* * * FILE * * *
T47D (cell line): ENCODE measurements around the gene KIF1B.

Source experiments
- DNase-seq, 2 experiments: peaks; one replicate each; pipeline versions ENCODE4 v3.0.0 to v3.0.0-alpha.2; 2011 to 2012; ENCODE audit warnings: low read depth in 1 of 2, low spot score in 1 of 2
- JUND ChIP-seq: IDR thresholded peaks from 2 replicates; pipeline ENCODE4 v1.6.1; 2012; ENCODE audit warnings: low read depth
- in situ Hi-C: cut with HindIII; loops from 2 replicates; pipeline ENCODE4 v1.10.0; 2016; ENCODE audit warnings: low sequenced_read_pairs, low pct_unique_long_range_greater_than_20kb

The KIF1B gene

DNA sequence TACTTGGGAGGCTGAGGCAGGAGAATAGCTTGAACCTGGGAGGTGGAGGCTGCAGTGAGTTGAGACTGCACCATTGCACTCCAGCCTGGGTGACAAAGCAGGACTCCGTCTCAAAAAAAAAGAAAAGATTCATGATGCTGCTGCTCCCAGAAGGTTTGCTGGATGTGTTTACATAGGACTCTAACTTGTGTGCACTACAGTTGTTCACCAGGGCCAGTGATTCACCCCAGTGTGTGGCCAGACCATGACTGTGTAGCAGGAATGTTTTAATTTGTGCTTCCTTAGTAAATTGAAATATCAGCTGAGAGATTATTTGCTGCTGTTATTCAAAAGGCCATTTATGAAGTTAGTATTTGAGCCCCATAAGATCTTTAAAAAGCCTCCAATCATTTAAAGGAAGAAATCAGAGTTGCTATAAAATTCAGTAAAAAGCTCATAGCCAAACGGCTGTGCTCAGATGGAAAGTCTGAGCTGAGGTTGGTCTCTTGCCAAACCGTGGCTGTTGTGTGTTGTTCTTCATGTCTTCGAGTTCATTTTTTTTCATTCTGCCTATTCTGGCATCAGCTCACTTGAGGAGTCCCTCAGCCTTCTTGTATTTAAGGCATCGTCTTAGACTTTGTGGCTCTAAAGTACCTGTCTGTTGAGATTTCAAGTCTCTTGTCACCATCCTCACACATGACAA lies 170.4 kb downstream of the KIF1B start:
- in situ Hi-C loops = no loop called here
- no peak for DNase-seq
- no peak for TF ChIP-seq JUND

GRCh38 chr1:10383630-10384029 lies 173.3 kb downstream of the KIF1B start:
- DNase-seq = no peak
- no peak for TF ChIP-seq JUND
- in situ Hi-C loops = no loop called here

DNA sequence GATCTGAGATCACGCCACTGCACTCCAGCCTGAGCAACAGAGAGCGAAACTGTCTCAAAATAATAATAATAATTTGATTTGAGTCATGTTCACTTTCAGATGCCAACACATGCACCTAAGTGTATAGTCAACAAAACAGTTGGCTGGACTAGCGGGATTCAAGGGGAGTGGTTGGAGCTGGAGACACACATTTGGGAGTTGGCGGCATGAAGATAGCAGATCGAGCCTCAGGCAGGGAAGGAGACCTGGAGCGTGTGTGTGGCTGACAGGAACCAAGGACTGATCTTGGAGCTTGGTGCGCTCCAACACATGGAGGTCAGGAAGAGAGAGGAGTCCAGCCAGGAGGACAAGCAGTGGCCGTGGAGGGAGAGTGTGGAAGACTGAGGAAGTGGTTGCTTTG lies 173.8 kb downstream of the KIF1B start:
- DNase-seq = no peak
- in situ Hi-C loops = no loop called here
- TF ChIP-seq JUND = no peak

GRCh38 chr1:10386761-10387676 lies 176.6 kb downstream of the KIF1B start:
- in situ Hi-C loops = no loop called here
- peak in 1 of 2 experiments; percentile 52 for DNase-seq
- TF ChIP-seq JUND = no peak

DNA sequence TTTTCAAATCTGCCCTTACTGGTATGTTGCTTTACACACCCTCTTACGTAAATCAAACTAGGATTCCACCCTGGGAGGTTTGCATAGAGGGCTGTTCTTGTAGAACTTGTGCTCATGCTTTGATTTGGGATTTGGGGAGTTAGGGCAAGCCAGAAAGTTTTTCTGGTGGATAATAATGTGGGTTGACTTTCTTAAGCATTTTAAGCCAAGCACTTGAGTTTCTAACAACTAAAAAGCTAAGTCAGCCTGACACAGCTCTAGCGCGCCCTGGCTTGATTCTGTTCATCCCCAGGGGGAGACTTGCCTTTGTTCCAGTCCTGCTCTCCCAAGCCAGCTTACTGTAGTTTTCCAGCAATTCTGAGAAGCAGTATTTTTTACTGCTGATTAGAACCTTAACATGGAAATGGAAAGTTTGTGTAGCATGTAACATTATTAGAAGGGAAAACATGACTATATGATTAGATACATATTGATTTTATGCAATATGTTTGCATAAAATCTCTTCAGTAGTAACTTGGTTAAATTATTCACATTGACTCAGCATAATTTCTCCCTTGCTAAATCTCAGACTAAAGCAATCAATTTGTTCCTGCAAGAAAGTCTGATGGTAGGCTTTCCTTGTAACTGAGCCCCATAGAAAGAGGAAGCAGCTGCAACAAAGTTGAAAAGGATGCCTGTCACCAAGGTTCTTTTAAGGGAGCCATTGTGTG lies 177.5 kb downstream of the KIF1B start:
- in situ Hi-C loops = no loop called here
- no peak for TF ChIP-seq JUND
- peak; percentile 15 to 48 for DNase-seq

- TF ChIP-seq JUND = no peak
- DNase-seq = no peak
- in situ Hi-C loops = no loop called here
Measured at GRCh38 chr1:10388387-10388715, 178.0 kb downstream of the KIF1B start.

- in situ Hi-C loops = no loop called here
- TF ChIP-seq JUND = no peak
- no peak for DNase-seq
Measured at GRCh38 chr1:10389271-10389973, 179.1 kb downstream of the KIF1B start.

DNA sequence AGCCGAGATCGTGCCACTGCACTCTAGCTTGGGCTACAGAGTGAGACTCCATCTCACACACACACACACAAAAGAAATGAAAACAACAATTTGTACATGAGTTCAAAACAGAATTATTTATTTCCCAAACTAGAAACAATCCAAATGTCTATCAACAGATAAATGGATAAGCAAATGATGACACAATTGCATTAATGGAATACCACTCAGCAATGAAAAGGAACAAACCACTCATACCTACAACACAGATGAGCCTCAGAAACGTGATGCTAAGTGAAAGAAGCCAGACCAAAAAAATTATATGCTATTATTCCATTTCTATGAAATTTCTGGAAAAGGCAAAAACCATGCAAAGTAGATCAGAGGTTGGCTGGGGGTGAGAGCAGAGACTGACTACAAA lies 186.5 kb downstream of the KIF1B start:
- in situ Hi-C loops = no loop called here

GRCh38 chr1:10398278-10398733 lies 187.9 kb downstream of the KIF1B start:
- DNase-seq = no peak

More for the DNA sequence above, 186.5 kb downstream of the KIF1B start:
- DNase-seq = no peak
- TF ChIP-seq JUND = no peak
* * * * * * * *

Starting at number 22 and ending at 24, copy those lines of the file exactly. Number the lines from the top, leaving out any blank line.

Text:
- TF ChIP-seq JUND = no peak

DNA sequence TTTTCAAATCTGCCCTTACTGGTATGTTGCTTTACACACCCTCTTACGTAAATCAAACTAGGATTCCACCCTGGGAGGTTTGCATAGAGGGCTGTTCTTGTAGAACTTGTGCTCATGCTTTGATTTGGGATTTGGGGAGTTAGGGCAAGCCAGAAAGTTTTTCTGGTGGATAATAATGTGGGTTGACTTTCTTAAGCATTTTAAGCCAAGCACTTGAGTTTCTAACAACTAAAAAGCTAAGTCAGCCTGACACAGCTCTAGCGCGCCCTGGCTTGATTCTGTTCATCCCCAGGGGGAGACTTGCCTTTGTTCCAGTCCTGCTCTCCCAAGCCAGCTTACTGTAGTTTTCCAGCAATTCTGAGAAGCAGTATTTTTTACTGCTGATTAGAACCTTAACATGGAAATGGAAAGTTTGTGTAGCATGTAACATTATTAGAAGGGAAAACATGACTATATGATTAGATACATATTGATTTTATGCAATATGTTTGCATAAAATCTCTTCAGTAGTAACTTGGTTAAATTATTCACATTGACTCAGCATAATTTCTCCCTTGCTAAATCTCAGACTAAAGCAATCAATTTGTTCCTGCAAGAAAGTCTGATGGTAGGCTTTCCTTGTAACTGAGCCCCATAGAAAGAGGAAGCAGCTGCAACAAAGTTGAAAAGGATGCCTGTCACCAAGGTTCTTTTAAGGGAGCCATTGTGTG lies 177.5 kb downstream of the KIF1B start:
- in situ Hi-C loops = no loop called here